February 3, 2010 in Nation/World

Haitian judge questions five Idaho missionaries

Frank Bajak Associated Press
 

PORT-AU-PRINCE, Haiti – A Haitian judge on Tuesday questioned a group of U.S. Baptist missionaries arrested trying to leave Haiti with a busload of children they gathered from the disaster zone.

The investigating magistrate met with the five women for several hours at judicial police headquarters, where they are jailed, and will follow up with the five men today, according to the Haiti’s communications minister. No lawyers were present.

The judge is to report to a district attorney, who decides if the Americans are to be formally charged with a crime.

Minister Marie-Laurence Jocelyn Lassegue said the evidence will be presented to a Haitian district attorney to decide whether to file charges. She denied allegations by an attorney for the Americans that they were being subject to “inhumane” conditions.

The Baptists from Idaho say they were only trying to help orphans survive the earthquake. But legal experts say taking children across a border without documents or government permission can be considered child trafficking.

At the SOS Children’s Village orphanage where authorities are protecting the 33 children, regional director Patricia Vargas said none who are old enough and willing to talk said they are parentless: “Up until now we have not encountered any who say they are an orphan.”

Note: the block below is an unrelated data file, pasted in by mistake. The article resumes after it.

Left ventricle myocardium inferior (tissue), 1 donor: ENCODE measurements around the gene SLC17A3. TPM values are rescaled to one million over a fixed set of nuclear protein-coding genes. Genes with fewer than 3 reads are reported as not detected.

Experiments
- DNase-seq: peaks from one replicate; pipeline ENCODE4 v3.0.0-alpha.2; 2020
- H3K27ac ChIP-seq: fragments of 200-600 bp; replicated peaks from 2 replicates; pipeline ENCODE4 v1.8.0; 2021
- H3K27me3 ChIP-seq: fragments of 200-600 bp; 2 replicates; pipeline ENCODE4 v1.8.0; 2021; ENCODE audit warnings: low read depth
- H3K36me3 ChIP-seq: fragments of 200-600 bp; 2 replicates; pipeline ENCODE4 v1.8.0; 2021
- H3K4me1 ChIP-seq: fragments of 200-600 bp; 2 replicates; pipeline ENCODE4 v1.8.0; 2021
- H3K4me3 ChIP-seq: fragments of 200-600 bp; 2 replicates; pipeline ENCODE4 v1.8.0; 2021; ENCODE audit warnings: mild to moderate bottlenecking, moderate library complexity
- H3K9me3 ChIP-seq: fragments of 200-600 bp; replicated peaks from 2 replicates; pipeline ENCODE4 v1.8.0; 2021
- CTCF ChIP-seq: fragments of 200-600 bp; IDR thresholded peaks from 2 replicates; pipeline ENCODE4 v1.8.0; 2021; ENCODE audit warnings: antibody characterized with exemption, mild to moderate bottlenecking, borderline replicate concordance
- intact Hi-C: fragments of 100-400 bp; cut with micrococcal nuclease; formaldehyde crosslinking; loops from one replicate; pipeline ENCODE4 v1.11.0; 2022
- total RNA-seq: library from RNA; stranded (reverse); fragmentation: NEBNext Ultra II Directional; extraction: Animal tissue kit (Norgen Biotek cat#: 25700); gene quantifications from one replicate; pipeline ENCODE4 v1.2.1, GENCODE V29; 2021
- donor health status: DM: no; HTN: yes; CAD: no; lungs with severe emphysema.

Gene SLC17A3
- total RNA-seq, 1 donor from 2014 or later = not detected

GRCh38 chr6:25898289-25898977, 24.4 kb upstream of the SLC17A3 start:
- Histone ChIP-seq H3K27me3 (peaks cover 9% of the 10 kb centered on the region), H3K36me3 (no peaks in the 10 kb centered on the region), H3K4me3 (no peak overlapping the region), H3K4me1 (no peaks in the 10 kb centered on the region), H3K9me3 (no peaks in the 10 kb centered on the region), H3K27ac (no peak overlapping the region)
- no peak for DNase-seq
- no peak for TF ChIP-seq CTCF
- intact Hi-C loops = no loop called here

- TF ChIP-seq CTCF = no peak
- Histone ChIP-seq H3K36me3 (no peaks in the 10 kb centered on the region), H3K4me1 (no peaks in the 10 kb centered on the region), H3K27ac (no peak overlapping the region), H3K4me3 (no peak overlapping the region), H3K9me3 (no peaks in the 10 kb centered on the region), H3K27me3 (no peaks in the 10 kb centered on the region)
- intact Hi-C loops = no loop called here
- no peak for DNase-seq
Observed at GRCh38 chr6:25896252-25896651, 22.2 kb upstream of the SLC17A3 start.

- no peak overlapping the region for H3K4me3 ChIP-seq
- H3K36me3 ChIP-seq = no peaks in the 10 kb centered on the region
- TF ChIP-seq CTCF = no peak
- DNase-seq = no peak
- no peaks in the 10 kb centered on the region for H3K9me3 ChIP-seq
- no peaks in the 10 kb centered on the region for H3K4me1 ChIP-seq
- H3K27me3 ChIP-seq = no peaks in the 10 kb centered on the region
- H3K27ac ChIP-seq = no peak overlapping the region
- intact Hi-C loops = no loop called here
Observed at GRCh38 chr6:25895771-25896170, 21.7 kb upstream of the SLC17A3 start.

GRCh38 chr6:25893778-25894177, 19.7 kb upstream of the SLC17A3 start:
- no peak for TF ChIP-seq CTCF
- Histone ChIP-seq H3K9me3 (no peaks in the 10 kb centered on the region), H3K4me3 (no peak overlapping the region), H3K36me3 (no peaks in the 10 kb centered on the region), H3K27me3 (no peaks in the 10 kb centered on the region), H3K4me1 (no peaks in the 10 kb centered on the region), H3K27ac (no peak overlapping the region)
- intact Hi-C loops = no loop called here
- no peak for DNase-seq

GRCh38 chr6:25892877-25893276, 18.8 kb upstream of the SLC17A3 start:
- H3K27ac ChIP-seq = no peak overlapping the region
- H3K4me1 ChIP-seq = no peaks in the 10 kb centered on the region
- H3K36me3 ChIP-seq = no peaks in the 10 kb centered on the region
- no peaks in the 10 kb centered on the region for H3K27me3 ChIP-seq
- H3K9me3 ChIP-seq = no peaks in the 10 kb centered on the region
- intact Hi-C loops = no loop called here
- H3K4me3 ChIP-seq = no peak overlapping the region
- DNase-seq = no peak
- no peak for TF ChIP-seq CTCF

Vargas said most of the children are between 3 and 6 years old, and unable to provide phone numbers or any other details about their origins.

The Americans apparently enlisted a clergyman who went knocking on doors asking people if they wanted to give away their children, the director of Haiti’s social welfare agency, Jeanne Bernard Pierre, told the Associated Press.

“One child said to me, ‘When they came knocking on our door asking for children, my mom decided to give me away because we are six children and by giving me away she would have only five kids to care for,’ ” Bernard Pierre said.

© Copyright 2010 Associated Press. All rights reserved. This material may not be published, broadcast, rewritten, or redistributed.


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